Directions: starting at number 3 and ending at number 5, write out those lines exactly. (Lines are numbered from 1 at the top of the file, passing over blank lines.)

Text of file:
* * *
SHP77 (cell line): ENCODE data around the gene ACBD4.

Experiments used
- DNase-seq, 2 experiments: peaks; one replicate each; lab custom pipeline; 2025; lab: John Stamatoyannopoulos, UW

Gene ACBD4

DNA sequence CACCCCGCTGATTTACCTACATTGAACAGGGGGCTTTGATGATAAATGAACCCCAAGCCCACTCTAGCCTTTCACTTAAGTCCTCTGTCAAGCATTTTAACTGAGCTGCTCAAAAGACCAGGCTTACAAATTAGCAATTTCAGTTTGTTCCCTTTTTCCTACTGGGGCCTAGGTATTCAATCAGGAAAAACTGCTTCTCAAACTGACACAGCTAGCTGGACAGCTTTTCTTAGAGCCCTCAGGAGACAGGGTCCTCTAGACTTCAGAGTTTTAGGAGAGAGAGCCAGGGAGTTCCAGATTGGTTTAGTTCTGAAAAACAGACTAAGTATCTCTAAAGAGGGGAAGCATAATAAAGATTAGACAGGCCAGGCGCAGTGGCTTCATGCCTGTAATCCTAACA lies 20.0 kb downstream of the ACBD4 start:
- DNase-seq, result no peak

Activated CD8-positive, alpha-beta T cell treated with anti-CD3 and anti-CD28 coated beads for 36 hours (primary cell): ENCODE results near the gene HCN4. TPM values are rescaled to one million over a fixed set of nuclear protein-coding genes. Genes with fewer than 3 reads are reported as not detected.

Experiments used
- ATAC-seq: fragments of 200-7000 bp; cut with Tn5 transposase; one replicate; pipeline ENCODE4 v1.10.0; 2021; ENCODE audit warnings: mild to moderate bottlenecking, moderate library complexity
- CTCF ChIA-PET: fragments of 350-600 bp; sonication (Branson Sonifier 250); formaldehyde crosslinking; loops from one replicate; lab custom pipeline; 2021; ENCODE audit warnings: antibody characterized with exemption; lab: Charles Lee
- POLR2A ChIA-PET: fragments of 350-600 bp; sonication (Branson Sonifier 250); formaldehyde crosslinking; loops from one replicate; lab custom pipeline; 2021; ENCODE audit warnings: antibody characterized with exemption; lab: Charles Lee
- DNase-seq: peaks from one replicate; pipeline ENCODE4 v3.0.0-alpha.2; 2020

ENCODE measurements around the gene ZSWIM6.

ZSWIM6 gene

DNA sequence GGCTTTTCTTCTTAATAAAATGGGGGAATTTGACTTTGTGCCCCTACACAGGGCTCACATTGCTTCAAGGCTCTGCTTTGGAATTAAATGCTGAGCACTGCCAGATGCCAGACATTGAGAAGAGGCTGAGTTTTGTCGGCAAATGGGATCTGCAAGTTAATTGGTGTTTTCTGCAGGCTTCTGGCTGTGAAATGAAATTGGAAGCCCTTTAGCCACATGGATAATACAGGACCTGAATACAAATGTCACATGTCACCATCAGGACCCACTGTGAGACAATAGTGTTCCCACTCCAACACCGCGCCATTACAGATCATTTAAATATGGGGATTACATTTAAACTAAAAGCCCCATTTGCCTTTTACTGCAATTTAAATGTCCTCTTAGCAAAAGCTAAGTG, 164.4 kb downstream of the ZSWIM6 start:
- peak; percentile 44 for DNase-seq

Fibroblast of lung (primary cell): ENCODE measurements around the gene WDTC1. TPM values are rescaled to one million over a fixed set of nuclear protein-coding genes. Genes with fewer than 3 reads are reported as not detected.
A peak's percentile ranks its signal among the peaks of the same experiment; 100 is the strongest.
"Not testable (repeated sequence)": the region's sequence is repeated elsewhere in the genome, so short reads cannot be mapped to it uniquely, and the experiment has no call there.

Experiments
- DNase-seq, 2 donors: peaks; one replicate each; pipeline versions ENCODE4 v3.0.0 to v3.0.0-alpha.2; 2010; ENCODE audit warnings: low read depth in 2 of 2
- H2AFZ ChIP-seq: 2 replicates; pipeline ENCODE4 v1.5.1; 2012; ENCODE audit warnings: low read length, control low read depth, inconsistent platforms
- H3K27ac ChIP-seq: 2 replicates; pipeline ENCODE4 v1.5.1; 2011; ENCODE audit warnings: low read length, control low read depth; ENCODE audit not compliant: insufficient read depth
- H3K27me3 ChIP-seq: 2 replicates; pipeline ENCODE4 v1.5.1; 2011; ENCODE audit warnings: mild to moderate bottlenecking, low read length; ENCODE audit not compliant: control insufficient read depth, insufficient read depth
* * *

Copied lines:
- DNase-seq, 2 experiments: peaks; one replicate each; lab custom pipeline; 2025; lab: John Stamatoyannopoulos, UW

Gene ACBD4

DNA sequence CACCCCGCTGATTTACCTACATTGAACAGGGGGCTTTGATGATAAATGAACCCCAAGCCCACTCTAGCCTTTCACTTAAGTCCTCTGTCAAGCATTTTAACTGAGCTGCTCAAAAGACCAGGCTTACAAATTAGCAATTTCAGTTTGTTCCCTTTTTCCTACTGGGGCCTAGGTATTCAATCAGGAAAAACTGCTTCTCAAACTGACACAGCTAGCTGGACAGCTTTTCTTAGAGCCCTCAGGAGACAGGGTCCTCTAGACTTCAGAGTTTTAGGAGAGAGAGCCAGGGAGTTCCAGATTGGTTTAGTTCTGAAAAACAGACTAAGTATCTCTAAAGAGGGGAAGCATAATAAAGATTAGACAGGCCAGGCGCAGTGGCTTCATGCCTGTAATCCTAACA lies 20.0 kb downstream of the ACBD4 start: